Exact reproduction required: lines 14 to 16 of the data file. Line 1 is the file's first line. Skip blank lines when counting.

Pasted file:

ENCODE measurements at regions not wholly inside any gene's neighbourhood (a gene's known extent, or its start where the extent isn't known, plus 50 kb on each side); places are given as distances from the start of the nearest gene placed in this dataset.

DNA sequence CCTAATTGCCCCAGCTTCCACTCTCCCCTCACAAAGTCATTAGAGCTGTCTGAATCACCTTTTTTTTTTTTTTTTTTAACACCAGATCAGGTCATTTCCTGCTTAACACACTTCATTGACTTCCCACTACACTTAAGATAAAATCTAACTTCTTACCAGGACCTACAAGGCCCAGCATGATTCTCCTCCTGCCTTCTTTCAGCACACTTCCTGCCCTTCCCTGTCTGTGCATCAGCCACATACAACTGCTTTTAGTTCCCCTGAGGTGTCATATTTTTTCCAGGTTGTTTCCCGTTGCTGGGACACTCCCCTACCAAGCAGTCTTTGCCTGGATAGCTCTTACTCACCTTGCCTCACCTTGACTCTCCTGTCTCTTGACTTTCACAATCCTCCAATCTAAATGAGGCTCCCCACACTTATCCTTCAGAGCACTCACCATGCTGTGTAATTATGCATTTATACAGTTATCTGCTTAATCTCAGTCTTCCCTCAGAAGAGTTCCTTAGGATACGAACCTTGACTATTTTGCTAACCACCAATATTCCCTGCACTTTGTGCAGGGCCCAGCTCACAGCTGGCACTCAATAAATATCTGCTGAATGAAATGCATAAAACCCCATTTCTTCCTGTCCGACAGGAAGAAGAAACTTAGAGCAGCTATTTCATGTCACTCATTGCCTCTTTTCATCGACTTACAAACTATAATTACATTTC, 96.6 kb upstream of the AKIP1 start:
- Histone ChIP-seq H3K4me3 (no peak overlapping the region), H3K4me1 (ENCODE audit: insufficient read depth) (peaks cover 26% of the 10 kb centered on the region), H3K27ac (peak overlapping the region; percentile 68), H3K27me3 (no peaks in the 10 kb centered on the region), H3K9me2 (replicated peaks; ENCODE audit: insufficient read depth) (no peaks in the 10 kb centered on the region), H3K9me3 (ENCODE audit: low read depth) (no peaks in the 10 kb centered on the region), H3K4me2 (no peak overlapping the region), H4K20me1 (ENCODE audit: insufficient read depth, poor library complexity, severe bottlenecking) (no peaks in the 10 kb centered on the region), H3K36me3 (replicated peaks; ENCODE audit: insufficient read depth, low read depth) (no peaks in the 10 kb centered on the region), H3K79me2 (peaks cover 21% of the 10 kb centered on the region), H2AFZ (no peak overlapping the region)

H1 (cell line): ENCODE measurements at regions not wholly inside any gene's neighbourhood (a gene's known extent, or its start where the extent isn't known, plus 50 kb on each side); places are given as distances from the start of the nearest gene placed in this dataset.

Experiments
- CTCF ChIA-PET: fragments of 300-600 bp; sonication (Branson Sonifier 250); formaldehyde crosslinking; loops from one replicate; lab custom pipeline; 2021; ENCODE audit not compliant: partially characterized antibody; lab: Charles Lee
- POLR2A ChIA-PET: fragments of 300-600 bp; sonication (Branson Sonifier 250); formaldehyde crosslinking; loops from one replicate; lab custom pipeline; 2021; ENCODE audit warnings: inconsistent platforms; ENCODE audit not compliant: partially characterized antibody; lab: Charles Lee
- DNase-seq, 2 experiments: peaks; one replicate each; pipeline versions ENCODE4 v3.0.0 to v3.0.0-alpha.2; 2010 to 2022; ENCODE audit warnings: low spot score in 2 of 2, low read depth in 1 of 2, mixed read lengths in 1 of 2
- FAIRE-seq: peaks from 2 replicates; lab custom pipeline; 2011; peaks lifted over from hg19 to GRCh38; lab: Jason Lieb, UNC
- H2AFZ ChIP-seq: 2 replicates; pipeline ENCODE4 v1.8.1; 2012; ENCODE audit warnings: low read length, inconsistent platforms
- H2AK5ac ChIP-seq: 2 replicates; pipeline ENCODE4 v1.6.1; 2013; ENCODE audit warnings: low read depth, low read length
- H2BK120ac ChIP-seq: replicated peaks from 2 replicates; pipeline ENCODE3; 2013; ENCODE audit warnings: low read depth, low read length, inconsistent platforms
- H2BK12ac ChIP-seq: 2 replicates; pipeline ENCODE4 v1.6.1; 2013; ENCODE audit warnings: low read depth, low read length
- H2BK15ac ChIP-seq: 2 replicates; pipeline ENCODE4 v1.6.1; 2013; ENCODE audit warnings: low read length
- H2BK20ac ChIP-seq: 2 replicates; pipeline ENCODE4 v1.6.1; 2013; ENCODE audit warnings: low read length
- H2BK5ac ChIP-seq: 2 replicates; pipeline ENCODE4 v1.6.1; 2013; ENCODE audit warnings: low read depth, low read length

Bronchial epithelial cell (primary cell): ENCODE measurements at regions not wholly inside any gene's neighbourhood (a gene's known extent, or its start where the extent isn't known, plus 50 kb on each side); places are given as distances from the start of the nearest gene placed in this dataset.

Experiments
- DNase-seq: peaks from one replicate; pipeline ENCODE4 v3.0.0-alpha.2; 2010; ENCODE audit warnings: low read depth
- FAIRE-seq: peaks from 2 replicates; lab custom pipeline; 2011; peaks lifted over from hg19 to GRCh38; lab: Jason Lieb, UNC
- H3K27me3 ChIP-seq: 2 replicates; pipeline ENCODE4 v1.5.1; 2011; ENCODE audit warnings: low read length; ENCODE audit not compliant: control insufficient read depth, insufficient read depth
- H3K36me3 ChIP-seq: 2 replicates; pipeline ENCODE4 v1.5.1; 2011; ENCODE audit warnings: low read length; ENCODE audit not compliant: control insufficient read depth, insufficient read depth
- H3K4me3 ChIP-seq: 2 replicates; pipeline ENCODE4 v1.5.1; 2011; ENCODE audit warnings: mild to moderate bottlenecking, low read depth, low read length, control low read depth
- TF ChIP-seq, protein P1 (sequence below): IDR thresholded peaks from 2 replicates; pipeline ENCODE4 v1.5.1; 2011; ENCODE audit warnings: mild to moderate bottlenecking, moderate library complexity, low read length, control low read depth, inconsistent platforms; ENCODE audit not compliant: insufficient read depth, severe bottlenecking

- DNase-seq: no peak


- H2BK15ac ChIP-seq: 2 replicates; pipeline ENCODE4 v1.6.1; 2013; ENCODE audit warnings: low read length
- H2BK20ac ChIP-seq: 2 replicates; pipeline ENCODE4 v1.6.1; 2013; ENCODE audit warnings: low read length
- H2BK5ac ChIP-seq: 2 replicates; pipeline ENCODE4 v1.6.1; 2013; ENCODE audit warnings: low read depth, low read length